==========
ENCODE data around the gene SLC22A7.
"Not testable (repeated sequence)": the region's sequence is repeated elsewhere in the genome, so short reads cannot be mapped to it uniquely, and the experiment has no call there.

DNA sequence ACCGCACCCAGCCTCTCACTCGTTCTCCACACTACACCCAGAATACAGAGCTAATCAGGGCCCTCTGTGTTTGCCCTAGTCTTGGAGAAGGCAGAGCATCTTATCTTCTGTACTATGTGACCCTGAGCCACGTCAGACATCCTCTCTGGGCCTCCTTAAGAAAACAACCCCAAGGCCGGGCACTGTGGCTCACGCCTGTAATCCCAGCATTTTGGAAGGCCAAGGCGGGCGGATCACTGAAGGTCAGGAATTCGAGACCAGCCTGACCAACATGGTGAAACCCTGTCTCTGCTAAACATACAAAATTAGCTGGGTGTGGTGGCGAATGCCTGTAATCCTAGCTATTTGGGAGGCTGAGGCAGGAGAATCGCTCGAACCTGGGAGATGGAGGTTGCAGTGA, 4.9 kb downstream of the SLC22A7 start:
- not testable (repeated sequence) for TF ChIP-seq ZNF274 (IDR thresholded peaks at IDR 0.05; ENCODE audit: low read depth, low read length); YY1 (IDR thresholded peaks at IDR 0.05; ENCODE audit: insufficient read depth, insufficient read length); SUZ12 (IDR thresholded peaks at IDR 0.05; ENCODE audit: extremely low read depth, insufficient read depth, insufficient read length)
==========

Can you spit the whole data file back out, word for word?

ENCODE data around the gene SLC22A7.
"Not testable (repeated sequence)": the region's sequence is repeated elsewhere in the genome, so short reads cannot be mapped to it uniquely, and the experiment has no call there.

DNA sequence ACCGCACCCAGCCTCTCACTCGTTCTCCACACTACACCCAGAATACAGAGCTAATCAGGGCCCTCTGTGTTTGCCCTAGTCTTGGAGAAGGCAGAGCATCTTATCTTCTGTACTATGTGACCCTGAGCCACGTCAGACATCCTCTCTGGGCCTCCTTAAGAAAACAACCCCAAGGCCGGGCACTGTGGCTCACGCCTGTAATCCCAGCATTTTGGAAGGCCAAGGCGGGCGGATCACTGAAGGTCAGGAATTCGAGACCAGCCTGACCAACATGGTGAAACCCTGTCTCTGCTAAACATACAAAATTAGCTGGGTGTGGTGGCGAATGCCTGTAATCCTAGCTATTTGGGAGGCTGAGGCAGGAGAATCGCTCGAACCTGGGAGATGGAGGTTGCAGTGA, 4.9 kb downstream of the SLC22A7 start:
- not testable (repeated sequence) for TF ChIP-seq ZNF274 (IDR thresholded peaks at IDR 0.05; ENCODE audit: low read depth, low read length); YY1 (IDR thresholded peaks at IDR 0.05; ENCODE audit: insufficient read depth, insufficient read length); SUZ12 (IDR thresholded peaks at IDR 0.05; ENCODE audit: extremely low read depth, insufficient read depth, insufficient read length)